The liquidators of Forex Capital Trading are considering litigation to claw back a $20 million fine paid to the Australian Securities and Investment Commission shortly before the investment flogger collapsed last year.
The potential unfair preference claim against the financial services watchdog has been revealed in the Federal Court as the liquidators secured the legal go-ahead to hunt down money for creditors owed more than $77m.
In addition to pursuing a guarantee allegedly given by Forex’s Gilbraltar-based parent, the liquidators from FTI Consulting are getting advice on recovering some or all of a $20m fine pocketed by Federal Treasury last year.
FTI has told creditors the company paid the fine on June 25 — the day before the liquidators were called in.
The Federal Court imposed the $20m fine on May 28 after Justice John Middleton found Forex had engaged in systemic unconscionable conduct while selling its complex financial instruments to mostly unsophisticated investors.
ASIC launched its legal action against Forex in July 2020, six weeks after cancelling the company’s financial services licence on the basis it had disregarded it licensee obligations and had engaged in unconscionable, misleading and deceptive conduct.
The $20m fine and the court-ordered repayment of $1.5m of the watchdog’s legal and investigation costs left Forex Capital with less than $100,000 in the bank to pay known creditors, excluding clients, owed more than $5m.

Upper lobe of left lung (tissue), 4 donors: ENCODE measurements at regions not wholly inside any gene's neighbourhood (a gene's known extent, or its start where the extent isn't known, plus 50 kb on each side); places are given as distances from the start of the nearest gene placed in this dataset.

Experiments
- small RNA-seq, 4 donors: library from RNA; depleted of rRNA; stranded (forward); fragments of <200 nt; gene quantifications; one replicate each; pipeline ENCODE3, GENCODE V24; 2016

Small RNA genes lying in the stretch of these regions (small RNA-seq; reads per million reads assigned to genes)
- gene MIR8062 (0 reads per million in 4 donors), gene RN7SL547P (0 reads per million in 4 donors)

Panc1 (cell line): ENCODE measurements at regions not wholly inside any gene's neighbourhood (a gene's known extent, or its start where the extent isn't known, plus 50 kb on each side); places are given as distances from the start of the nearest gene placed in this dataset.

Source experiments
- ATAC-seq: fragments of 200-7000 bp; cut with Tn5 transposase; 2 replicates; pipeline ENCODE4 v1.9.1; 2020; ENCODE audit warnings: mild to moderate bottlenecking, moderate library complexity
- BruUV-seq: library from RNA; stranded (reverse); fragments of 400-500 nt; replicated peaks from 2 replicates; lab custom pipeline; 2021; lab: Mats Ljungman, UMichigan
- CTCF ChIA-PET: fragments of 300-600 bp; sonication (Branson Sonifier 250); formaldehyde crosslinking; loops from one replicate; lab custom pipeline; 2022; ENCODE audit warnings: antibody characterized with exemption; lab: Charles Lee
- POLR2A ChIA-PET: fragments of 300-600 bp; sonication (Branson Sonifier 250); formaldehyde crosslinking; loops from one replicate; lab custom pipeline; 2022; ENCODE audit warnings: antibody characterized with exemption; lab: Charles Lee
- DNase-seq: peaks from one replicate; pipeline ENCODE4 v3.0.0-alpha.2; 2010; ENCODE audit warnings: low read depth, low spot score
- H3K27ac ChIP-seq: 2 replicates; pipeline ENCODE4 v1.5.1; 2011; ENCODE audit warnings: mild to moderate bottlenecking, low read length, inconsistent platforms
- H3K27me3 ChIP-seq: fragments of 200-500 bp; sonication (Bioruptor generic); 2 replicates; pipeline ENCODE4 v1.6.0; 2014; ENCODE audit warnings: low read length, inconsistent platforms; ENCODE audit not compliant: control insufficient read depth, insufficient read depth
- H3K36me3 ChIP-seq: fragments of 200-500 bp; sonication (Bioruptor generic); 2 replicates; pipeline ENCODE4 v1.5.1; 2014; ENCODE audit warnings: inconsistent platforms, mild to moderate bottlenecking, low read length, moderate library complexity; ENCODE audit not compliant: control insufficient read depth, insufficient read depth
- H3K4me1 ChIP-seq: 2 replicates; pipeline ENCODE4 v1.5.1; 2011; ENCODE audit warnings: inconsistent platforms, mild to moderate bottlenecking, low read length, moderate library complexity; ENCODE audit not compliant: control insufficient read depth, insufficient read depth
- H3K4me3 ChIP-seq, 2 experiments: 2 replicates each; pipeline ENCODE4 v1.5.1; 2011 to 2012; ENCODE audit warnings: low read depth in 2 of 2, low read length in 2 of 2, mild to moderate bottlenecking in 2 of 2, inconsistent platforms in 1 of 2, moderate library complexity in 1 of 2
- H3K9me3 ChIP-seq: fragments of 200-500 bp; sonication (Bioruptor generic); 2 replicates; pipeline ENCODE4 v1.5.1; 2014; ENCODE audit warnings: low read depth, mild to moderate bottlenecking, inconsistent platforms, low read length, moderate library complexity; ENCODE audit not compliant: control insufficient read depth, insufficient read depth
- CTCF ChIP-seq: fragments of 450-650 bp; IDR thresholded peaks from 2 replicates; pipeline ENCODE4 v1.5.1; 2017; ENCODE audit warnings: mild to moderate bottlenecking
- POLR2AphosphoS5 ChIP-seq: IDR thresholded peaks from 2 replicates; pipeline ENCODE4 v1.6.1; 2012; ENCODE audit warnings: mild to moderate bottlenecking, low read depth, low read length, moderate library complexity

Liquidators have since estimated Forex clients have claims against the company in excess of $77m because of previous court findings and their own conclusions about systematic misleading and unconscionable practises at the group.
Liquidators say Forex used high-pressure tactics to lure and keep clients buying contracts-for-difference and margin foreign exchange contracts issued by the firm.
They have claimed in the Federal Court that trading profits enjoyed by the company resulted directly from losses endured by the customers, who were counter-parties to the foreign exchange contracts.
The liquidators are now seeking to claim more than $77m from Gilbraltar-based parent Invesus under a guarantee provided in 2019. That guarantee allegedly covers the losses of clients from January 2017 to the end of March 2019.
Lawyer Brahma Dharmananda told the Federal Court on Wednesday that creditors would be told that no estimate could be made of the return that might be generated from the Invesus claim.
He said creditors would also be updated on a potential “unfair preference action against ASIC itself”.
In a draft information memorandum for creditors, FTI Consulting said the liquidators had formed the view that the $20m fine payment to ASIC last June may have unfairly prejudiced Forex Capital’s former customers.
The liquidators are “working with their legal advisers to explore avenues to recovering some or all of this money”.
And they warned creditors they might have to pursue the $77m claim against Invesus in a Gibraltar court if Forex’s parent company did not meet their payment demands.
ASIC has been contacted for comment.